Steve Yu, a special agent with the National Park Service, looks for evidence of marijuana farms in the backcountry of Yosemite.
Steve Yu, a special agent with the National Park Service, looks for evidence of marijuana farms in the backcountry of Yosemite. Martin Kaste/NPR
National Park Service
A former camp in Yosemite where marijuana farmers lived.
A former camp in Yosemite where marijuana farmers lived. National Park Service
It's common knowledge that marijuana is one of America's biggest cash crops. In 2008, law enforcement confiscated more than 5 million plants in California alone.
What's less known is that much of that pot is grown on public lands. And, increasingly, the covert pot farms are moving into pristine lands — even parks.
Marijuana cultivation has been found in more than a half-dozen national parks on the West Coast; the latest to join the list is North Cascades National Park in northern Washington state, where a farm was raided last summer.
In Yosemite, one of the crown jewels of the national park system, park rangers are constantly searching for new pot farms. Just a few miles from El Capitan and other popular tourist spots, Special Agent Steve Yu and Park Ranger Chris Kuvlesky are sneaking through the ponderosa pine. They're on what they call a "creep": a stealthy hike through an area that's been used in the past by pot growers. They step carefully, because even the snapping of a dry branch could be enough to telegraph their presence to growers who might be hiding in these woods.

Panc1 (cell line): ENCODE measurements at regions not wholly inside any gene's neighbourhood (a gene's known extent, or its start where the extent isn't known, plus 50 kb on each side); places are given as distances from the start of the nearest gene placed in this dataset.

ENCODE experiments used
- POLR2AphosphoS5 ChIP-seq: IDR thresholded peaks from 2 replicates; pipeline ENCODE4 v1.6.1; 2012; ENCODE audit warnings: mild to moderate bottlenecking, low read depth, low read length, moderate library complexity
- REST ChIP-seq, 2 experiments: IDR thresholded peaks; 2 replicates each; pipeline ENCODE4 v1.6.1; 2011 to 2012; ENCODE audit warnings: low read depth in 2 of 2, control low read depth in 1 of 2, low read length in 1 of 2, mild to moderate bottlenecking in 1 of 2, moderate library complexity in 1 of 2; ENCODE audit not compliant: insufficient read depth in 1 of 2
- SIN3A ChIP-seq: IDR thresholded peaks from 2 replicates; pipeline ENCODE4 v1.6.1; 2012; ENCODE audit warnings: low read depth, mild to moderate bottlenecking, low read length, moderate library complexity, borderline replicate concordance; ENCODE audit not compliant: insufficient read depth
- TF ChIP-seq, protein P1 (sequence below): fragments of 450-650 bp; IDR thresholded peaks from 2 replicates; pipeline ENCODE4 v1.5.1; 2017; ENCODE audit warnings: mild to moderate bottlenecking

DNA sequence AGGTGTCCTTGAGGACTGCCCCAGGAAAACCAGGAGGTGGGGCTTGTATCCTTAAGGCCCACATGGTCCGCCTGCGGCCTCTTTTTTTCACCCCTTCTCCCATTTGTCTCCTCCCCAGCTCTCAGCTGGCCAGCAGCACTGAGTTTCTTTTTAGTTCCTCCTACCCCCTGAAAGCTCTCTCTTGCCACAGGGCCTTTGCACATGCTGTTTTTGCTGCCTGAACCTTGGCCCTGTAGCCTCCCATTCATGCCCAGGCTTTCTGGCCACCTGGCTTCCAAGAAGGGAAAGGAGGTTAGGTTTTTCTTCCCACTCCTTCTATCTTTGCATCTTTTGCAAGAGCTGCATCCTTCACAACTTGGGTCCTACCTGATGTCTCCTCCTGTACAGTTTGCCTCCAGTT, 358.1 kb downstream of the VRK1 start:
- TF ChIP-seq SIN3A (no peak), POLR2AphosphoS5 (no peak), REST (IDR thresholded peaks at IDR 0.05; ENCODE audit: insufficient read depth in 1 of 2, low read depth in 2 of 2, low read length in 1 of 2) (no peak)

Pot farms tend to follow the same rough design: terraces cut into a remote hillside, with some trees and bushes left standing to provide cover from the air. An irrigation hose taps the nearest creek; at one Yosemite pot farm raided in 2007, the hose ran for nearly a mile — buried and camouflaged the whole way. Yu admits he has a grudging respect for the effort that goes into these "gardens."
"I don't know how these guys do it," he says, referring to the growers who live out in these woods all summer, carrying in hundreds of pounds of food, fertilizer and chemicals, and living under tarps. "When we get the handcuffs on them, when we get our hands on them, it feels like these guys are carved out of oak."
A Major Drug Enterprise
Relatively few of the marijuana-tenders are caught. At the first sign of trouble, they usually slip away through the brush. That's the main reason these pot farms are on public land: It's easy to cut and run.
But law enforcement agencies are learning more about these marijuana gardens. For one thing, they're not stand-alone projects. Investigators say pot farms in parks and national forests are often part of larger networks.
A recent Drug Enforcement Administration investigation of a Mexican crime family's alleged crystal methamphetamine ring led agents to discover that the family also had a marijuana-growing operation on the side. They call it a major enterprise; a Seattle-based DEA agent (anonymous here because he works undercover) says it stretched across several Western states.
"They had a plan in place, they had stash houses, they had living places for people and they had people whose role was just to provide food. Each person had their little skill set that they applied to the job, and the leaders never got their hands dirty," the agent says.